Tuesday, July 19, 2011

Outraged at pain

I have been known to say:
"I wouldn't change one day of what has happened to me over these past four years since NF."
I hereby retract that statement.
It was my way of saying that everything is exactly the way it is supposed to be.
That all the really bad stuff that happens is for a higher purpose.

Well, you know what? Sometimes things happen that were *not* ordained by Gd Himself.
Today I learned from a good friend that the Rambam (13th century commentator on the Torah) said that not everything is predetermined.
Certain things happen because of chance.
(thank you, K.)

I am bitter that I had NF.
It put me in a state of near constant pain, years afterward.
Probably for the rest of my life.
The *rest of my life*.
Pain. In many different areas.

I was in a fog the whole time during visiting day at Dov's camp (but I think only I knew it. I hide things well). The day itself was beautiful, and my son is doing great... with his tan, his tie-dyed shirt, his non-stop talking about camp stuff. His smile. Thank Gd for his smile. It's just like his Dad's. :-)

My fog didn't lift. I slept whenever I could (in the car). We got to Modi'in for Shabbat, and I slept. And slept, and slept, and slept. I missed out on quality time with my in-law extended family because I slept through it.
Sunday I had to get up for an appointment with my doctor (follow-up on the sprained foot). I tried my best to fight this thing and stay awake for the rest of the day. I wound up with a raging migraine.

Often it's the kind of sleep that is laced with very vivid, strange, often violent and unpleasant dreams. They are like dreams in a twilight sleep-- like you know it's happening, but it is impossible to wake yourself up. It feels sort of like an anesthesia, I wake in the exact position I went to sleep in many hours before. When I do wake up, my limbs are heavy; I'm in such a fog, I only want to fall back to sleep. 
That is how I sleep so long.

Dr. Z (pain Dr) said "it's the methadone". All of it-- the long sleeps, the fog, the crazy dreams-- all from the methadone.
Sad part is that the meth isn't yet helping the pain.

We are going to stop raising the meth in the increments we have been. He wants a week of "leveling out" as he said (continue taking the same dose without raising it this week). My body has to catch up with it. After the week, I'll see him Sunday (I see him every Sunday), and hopefully report some more waking time without the fog.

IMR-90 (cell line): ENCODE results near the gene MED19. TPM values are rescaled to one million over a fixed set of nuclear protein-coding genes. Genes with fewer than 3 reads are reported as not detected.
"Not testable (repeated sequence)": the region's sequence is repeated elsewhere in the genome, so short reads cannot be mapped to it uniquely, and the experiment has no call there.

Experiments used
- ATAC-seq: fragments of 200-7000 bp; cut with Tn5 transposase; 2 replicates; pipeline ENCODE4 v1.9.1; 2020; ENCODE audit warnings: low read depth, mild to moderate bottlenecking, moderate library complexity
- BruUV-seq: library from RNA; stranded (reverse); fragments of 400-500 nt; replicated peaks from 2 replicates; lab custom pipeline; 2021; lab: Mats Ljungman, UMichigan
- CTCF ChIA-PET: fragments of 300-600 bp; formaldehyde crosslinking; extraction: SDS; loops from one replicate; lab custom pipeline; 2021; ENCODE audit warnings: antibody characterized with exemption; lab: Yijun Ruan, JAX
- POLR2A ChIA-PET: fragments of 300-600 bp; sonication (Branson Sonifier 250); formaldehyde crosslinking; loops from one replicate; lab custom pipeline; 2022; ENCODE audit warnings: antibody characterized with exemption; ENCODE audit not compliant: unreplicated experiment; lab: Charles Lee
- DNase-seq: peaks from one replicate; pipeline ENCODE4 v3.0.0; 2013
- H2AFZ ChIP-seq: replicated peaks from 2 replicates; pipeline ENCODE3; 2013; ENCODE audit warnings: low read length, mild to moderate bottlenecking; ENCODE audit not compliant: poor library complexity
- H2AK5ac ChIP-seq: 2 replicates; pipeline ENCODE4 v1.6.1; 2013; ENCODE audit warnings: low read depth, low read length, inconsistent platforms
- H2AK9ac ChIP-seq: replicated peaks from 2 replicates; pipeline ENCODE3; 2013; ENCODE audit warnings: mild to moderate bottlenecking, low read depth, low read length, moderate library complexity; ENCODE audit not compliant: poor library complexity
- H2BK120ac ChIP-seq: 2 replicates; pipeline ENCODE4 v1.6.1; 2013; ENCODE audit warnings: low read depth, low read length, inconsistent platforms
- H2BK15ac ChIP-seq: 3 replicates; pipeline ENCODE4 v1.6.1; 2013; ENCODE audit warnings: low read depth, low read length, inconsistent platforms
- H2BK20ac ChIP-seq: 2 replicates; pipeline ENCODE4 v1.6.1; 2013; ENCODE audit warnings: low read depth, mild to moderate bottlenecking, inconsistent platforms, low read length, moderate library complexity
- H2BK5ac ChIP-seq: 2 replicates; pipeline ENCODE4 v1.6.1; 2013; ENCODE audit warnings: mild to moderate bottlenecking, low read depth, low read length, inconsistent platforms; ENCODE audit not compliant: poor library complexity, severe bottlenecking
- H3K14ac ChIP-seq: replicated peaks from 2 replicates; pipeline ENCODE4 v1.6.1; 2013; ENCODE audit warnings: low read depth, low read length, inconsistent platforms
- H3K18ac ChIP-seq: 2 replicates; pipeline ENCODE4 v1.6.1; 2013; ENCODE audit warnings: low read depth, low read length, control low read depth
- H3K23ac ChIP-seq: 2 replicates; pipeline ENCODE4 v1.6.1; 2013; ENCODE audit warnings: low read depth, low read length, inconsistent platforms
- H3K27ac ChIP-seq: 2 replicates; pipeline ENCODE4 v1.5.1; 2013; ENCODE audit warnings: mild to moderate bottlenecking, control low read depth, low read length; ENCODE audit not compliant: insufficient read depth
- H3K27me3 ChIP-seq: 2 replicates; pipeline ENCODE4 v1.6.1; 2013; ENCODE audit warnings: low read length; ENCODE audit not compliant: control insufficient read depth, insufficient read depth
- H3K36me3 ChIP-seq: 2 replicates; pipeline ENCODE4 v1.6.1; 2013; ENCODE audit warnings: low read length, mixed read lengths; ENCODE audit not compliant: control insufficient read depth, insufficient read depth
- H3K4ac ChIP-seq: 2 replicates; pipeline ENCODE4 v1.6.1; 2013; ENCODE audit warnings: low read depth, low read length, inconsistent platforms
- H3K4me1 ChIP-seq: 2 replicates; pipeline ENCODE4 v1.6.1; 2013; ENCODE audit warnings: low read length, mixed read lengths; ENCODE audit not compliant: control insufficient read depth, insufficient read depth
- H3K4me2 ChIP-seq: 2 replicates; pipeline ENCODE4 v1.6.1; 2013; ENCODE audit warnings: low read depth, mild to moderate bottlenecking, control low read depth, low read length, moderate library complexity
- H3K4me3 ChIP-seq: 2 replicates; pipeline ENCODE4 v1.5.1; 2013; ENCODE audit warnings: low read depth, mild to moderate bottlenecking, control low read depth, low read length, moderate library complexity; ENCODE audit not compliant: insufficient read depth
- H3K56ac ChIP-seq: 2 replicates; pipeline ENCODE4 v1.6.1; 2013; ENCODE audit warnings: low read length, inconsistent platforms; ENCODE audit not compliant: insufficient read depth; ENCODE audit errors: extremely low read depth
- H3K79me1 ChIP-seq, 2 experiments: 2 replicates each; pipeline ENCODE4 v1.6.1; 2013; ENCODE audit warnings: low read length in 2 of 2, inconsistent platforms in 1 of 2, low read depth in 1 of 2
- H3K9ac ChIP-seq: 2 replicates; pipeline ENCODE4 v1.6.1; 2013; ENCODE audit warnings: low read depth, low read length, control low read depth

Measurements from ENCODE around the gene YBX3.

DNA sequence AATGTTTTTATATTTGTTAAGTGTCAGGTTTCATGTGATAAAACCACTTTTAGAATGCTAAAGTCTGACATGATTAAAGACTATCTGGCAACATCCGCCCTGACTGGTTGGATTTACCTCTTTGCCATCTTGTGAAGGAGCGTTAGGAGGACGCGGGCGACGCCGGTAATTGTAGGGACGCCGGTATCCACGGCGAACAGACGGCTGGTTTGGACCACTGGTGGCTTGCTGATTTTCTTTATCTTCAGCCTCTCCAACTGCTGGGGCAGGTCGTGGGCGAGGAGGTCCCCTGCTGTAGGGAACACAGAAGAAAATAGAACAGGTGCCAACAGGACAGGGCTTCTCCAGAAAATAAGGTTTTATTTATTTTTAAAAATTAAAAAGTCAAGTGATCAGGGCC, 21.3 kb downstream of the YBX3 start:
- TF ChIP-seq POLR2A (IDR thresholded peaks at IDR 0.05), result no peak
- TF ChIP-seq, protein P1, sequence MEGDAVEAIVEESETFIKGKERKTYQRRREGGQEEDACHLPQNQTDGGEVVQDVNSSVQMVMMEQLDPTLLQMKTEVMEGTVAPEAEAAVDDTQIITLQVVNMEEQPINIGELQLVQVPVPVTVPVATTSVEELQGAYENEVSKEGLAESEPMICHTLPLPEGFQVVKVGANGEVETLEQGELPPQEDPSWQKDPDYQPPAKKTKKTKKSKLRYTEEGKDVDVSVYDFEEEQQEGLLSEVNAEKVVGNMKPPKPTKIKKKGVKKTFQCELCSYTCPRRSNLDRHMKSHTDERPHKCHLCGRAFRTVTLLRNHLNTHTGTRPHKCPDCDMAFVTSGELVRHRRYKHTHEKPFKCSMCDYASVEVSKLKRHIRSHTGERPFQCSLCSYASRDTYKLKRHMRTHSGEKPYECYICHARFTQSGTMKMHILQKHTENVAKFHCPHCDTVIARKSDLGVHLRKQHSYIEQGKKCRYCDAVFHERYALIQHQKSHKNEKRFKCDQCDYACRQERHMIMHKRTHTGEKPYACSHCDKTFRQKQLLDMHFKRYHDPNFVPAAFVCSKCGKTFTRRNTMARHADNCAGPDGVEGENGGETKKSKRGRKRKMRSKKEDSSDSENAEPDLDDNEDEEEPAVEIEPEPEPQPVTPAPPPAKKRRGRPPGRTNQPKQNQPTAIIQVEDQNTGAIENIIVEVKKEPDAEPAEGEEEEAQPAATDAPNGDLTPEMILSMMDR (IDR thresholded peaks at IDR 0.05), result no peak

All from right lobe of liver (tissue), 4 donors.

He still believes that the methadone can effectively help with the pain. We have to get up to a higher dose, but --s l o w l y.--.

Dr Z. has a long-term plan of eventually lowering my other medicines, then cutting them out completely, leaving the methadone to cover the pain.

I am OUTRAGED that my life turned on a dime;
that plans for another baby turned into an insane MESS.
I am on METHADONE, for crying out loud.
My EVERY DAY revolves around the WORTHLESS PAIN and trying to get rid of it.

So, the "I wouldn't change a day of it"?
It's a crock.


  1. At least you're being honest with yourself...


  2. I wish there was something that I could do or say to make it better. There isn’t. All I can do is listen…Anytime…


  3. I have a good friend whose third child was diagnosed with severe autism. He doesn't speak yet at age 4, and he is very low functioning. She is raging with anger at the medical institution which may have encouraged too many vaccines in a short time, perhaps causing the autism. She is angry and sad and feels her child and her life as she envisioned it was kidnapped and stolen from her. As she puts it, she is in mourning, and is in tears most times that I see her, or has separated herself from others because she can''t relate to their "normal" conversations, where everyone has health or well functioning children. Why do I bring this up? Mourning is painful and takes a long time, and evokes many emotions. You too are mourning the "you" you wanted for yourself. Very painful and infuriating, and like my other friend, you live with it every day.
    Wishing you comfort, Sarah. And I'll be angry with you, and supportive in your good times and bad.
    XXX. Dev

  4. It must be so tough to go thru what you are feeling. thank you for sharing and letting us be apart of your life. wishing you refua shlaima bkarov! sending you hugs and warmth, rochel.

  5. Thanks, everyone. Today the anger is less. I think it helps diffuse it when I write about it and then other people *know*.

    And yes, Dev, you are right-- mourning can take a very long time. Your friend and I have a similar time frame, right? Approx 4 years? Interesting.
    BH a bazillion times that my children are healthy. To me, that would be worse than what I am going through.
    But she shouldn't assume that everyone in those crowds she is separating herself from are "normal". *I* could easily be in a crowd and she'd think I was "normal", ie without 'real' problems.
    Hashem yirachem.
    So, thanks everyone for responding so lovingly.